As photographers we are very aware of the difference between what we see and what is “real.” In a world driven by social media and the obsession of the curated life, it’s hard not to compare yourself to others. But being on the other side and knowing how much work goes into making that scene, person, or object look that way helps us understand that “reality” isn’t very real these days. We strive to live a life that makes us happy versus one to make others envious.

Spring is officially here! Help us kick off the season with Dawn Hancock, a troublemaker, a bleeding heart, a designer by trade and a do-gooder by choice. She will be chiming in our risk series. Get to know her a bit better below and join us next Friday 4/29 at Morningstar! Tickets get released on Monday, 4/25 at 11am.

What are three things you love about working in the Humboldt Park neighborhood?

I love being part of a community with a rich history, culture and people. Our nonprofit arm, Reason to Give, has been focused on helping the needs of the community over the last 9 years, so I have gotten to know a lot of the people who live here. The more people I meet, the more I love being part of it.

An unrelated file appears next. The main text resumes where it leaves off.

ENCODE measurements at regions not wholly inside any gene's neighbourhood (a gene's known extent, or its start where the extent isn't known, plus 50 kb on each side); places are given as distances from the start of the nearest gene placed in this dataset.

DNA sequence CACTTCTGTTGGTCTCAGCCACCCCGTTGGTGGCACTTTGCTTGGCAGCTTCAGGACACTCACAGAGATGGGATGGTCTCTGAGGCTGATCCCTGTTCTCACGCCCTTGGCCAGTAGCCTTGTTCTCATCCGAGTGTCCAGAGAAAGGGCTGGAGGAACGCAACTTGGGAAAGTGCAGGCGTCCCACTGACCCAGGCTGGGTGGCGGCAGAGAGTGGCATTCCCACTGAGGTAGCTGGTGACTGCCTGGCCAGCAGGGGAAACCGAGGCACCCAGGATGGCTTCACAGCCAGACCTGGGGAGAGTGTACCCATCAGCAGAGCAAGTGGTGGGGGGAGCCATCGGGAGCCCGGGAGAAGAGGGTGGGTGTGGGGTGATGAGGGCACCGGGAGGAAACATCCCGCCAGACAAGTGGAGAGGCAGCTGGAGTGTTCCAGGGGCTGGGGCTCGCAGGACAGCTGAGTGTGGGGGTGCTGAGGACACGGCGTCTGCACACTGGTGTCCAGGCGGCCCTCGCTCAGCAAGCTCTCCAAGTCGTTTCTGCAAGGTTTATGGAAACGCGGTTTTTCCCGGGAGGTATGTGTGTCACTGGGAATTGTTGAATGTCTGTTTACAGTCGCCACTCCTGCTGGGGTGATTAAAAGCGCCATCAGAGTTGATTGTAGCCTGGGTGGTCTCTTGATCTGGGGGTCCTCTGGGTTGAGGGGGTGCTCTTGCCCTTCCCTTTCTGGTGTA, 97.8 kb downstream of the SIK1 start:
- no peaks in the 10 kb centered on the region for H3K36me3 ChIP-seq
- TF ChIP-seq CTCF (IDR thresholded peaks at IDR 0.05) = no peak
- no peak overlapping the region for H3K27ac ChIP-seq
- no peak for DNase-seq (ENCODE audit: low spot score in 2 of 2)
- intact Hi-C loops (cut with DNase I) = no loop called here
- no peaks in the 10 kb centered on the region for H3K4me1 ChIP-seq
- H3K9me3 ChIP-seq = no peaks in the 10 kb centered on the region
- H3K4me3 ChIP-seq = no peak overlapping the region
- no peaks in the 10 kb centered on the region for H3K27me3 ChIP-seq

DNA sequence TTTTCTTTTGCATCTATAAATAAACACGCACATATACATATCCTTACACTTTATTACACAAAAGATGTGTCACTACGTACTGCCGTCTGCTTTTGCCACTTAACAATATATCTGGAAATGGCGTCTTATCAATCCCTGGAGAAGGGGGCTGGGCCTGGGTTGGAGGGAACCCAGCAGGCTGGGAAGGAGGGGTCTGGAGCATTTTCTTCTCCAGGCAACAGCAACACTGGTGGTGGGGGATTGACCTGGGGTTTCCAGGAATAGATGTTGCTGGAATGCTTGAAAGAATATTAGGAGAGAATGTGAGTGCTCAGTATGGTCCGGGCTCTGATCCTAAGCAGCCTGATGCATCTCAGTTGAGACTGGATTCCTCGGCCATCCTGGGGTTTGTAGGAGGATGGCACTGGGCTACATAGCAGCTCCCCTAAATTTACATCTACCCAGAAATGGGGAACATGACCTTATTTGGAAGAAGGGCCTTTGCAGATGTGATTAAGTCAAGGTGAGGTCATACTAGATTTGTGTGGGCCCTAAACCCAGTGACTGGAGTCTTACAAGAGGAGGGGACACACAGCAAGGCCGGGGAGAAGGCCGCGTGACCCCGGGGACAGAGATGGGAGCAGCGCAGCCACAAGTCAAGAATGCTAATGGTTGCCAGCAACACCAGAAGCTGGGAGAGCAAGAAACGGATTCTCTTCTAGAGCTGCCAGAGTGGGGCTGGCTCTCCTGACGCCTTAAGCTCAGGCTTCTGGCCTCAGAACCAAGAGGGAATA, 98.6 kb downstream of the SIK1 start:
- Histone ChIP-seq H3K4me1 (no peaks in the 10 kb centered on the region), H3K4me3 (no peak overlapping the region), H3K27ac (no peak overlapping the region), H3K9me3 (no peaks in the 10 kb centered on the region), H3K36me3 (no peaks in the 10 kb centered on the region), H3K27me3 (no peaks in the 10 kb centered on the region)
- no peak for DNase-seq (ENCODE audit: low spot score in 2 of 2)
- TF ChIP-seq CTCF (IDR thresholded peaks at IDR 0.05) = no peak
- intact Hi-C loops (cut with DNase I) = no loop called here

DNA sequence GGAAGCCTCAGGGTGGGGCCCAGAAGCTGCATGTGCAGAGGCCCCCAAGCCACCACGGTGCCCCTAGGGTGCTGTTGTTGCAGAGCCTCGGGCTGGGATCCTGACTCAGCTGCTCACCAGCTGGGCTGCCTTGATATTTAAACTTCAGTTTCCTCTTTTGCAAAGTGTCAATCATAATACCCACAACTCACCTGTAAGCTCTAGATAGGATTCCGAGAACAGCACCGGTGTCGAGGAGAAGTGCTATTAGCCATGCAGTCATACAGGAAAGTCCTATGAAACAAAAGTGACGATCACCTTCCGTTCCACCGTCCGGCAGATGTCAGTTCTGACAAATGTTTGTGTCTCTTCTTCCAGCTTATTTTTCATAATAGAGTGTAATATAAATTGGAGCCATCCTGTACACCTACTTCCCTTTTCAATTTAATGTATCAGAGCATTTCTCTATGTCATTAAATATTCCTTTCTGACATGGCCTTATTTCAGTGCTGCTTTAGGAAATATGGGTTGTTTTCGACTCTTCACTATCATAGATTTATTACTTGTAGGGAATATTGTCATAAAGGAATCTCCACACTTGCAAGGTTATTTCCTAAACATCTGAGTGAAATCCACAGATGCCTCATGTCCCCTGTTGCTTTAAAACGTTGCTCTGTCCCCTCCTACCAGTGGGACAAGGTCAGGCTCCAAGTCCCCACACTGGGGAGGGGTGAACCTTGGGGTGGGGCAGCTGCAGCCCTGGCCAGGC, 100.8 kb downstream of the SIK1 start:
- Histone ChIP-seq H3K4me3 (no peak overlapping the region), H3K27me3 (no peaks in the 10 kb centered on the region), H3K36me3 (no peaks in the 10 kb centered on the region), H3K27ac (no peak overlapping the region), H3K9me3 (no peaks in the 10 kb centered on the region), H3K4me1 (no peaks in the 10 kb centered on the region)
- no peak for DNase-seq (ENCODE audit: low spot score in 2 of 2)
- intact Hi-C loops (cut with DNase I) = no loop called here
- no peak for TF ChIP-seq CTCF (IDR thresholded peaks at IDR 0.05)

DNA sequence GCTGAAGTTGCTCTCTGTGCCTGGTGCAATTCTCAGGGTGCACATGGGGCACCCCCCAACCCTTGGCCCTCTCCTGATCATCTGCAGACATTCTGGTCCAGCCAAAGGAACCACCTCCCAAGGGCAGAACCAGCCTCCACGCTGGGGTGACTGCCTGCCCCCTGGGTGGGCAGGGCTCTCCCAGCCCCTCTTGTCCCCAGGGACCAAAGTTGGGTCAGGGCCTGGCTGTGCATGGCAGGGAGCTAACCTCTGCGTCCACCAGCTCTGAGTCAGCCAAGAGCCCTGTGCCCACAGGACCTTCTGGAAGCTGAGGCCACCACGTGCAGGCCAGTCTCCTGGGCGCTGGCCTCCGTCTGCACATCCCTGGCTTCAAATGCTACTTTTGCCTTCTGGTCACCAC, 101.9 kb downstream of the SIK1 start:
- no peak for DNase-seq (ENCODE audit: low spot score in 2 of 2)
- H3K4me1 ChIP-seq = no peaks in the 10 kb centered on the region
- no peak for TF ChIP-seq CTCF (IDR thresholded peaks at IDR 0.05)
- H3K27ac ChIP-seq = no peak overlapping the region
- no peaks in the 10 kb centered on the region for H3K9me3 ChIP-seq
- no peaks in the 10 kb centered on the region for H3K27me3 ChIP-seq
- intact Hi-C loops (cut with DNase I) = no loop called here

What drives your desire to create?

Helping people. I feel like that is what I am on this planet to do.

How does Chicago influence you or your work?

Born, raised and schooled here, I’m a midwesterner and Chicagoan through and through. I absolutely love being able to work with clients to help make our city better. From helping small business take their organizations to a new level to giving nonprofits a voice and visual language they always knew was in them but didn’t know how to express, I feel insanely lucky to be able to help our great city become even better, one collaboration at a time.